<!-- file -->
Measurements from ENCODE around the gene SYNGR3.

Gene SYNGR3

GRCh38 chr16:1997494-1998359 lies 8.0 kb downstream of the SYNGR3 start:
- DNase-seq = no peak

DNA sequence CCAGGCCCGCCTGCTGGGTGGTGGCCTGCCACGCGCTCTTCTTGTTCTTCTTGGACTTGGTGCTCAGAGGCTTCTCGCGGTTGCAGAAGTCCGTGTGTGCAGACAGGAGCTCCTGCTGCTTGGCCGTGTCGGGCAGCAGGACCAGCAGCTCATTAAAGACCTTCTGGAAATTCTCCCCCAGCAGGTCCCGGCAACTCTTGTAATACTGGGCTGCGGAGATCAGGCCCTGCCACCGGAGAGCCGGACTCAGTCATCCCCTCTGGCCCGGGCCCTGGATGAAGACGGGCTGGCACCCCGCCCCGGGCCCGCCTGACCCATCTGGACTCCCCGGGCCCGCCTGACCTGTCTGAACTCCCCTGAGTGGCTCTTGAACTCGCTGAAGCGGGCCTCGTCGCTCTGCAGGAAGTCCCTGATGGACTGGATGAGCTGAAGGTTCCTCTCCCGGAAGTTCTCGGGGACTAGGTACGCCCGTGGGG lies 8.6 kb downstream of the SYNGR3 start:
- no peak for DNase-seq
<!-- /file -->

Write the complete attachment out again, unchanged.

Measurements from ENCODE around the gene SYNGR3.

Gene SYNGR3

GRCh38 chr16:1997494-1998359 lies 8.0 kb downstream of the SYNGR3 start:
- DNase-seq = no peak

DNA sequence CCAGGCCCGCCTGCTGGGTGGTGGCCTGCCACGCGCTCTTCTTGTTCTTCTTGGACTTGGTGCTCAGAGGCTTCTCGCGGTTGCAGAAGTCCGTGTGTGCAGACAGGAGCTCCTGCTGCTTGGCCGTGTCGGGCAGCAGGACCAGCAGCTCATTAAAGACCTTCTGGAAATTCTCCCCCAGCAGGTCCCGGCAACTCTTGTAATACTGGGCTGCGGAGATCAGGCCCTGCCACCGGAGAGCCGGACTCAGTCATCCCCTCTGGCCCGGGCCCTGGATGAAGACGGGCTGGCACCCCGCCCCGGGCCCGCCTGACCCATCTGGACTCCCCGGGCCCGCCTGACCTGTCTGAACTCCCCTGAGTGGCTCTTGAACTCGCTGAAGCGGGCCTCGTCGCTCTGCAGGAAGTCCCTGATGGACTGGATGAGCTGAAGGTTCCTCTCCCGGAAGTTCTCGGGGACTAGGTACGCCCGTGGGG lies 8.6 kb downstream of the SYNGR3 start:
- no peak for DNase-seq